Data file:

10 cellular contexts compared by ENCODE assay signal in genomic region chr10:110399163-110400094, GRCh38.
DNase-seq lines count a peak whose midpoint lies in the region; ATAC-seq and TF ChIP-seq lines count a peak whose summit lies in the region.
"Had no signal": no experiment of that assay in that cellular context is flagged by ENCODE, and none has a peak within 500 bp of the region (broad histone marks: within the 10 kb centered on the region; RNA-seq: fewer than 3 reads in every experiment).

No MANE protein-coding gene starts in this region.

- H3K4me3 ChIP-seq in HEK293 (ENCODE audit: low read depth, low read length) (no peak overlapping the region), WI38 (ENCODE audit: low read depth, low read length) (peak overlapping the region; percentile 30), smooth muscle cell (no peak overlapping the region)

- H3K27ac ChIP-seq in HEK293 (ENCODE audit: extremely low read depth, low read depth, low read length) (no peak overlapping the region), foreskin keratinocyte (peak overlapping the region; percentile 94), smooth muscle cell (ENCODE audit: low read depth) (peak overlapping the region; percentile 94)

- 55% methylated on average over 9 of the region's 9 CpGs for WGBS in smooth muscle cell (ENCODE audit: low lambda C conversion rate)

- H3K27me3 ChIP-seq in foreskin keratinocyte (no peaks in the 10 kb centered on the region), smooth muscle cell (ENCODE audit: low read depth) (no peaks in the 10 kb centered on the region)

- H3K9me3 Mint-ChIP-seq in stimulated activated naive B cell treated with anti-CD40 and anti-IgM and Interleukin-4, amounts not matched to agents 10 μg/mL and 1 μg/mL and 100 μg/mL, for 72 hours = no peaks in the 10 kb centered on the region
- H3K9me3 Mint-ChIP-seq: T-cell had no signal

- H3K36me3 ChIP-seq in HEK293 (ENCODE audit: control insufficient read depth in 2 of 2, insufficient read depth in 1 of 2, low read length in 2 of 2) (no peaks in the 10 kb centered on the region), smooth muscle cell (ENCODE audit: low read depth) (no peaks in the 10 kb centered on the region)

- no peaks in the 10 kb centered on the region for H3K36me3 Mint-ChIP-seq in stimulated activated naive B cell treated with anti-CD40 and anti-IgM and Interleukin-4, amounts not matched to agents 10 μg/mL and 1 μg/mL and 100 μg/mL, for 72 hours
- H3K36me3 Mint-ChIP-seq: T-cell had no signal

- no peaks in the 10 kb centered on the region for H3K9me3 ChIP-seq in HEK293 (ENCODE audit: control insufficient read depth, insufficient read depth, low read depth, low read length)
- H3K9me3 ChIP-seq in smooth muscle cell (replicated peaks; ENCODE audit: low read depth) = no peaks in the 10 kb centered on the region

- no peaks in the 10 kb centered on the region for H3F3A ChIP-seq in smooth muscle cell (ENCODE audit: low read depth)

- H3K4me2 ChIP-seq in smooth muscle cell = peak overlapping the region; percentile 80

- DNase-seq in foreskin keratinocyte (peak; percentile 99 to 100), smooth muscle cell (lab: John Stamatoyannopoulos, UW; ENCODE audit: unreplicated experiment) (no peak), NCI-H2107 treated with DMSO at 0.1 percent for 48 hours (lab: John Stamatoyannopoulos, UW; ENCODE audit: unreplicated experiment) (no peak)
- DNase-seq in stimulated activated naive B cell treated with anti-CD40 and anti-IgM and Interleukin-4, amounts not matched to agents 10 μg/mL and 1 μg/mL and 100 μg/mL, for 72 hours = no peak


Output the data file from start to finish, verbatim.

10 cellular contexts compared by ENCODE assay signal in genomic region chr10:110399163-110400094, GRCh38.
DNase-seq lines count a peak whose midpoint lies in the region; ATAC-seq and TF ChIP-seq lines count a peak whose summit lies in the region.
"Had no signal": no experiment of that assay in that cellular context is flagged by ENCODE, and none has a peak within 500 bp of the region (broad histone marks: within the 10 kb centered on the region; RNA-seq: fewer than 3 reads in every experiment).

No MANE protein-coding gene starts in this region.

- H3K4me3 ChIP-seq in HEK293 (ENCODE audit: low read depth, low read length) (no peak overlapping the region), WI38 (ENCODE audit: low read depth, low read length) (peak overlapping the region; percentile 30), smooth muscle cell (no peak overlapping the region)

- H3K27ac ChIP-seq in HEK293 (ENCODE audit: extremely low read depth, low read depth, low read length) (no peak overlapping the region), foreskin keratinocyte (peak overlapping the region; percentile 94), smooth muscle cell (ENCODE audit: low read depth) (peak overlapping the region; percentile 94)

- 55% methylated on average over 9 of the region's 9 CpGs for WGBS in smooth muscle cell (ENCODE audit: low lambda C conversion rate)

- H3K27me3 ChIP-seq in foreskin keratinocyte (no peaks in the 10 kb centered on the region), smooth muscle cell (ENCODE audit: low read depth) (no peaks in the 10 kb centered on the region)

- H3K9me3 Mint-ChIP-seq in stimulated activated naive B cell treated with anti-CD40 and anti-IgM and Interleukin-4, amounts not matched to agents 10 μg/mL and 1 μg/mL and 100 μg/mL, for 72 hours = no peaks in the 10 kb centered on the region
- H3K9me3 Mint-ChIP-seq: T-cell had no signal

- H3K36me3 ChIP-seq in HEK293 (ENCODE audit: control insufficient read depth in 2 of 2, insufficient read depth in 1 of 2, low read length in 2 of 2) (no peaks in the 10 kb centered on the region), smooth muscle cell (ENCODE audit: low read depth) (no peaks in the 10 kb centered on the region)

- no peaks in the 10 kb centered on the region for H3K36me3 Mint-ChIP-seq in stimulated activated naive B cell treated with anti-CD40 and anti-IgM and Interleukin-4, amounts not matched to agents 10 μg/mL and 1 μg/mL and 100 μg/mL, for 72 hours
- H3K36me3 Mint-ChIP-seq: T-cell had no signal

- no peaks in the 10 kb centered on the region for H3K9me3 ChIP-seq in HEK293 (ENCODE audit: control insufficient read depth, insufficient read depth, low read depth, low read length)
- H3K9me3 ChIP-seq in smooth muscle cell (replicated peaks; ENCODE audit: low read depth) = no peaks in the 10 kb centered on the region

- no peaks in the 10 kb centered on the region for H3F3A ChIP-seq in smooth muscle cell (ENCODE audit: low read depth)

- H3K4me2 ChIP-seq in smooth muscle cell = peak overlapping the region; percentile 80

- DNase-seq in foreskin keratinocyte (peak; percentile 99 to 100), smooth muscle cell (lab: John Stamatoyannopoulos, UW; ENCODE audit: unreplicated experiment) (no peak), NCI-H2107 treated with DMSO at 0.1 percent for 48 hours (lab: John Stamatoyannopoulos, UW; ENCODE audit: unreplicated experiment) (no peak)
- DNase-seq in stimulated activated naive B cell treated with anti-CD40 and anti-IgM and Interleukin-4, amounts not matched to agents 10 μg/mL and 1 μg/mL and 100 μg/mL, for 72 hours = no peak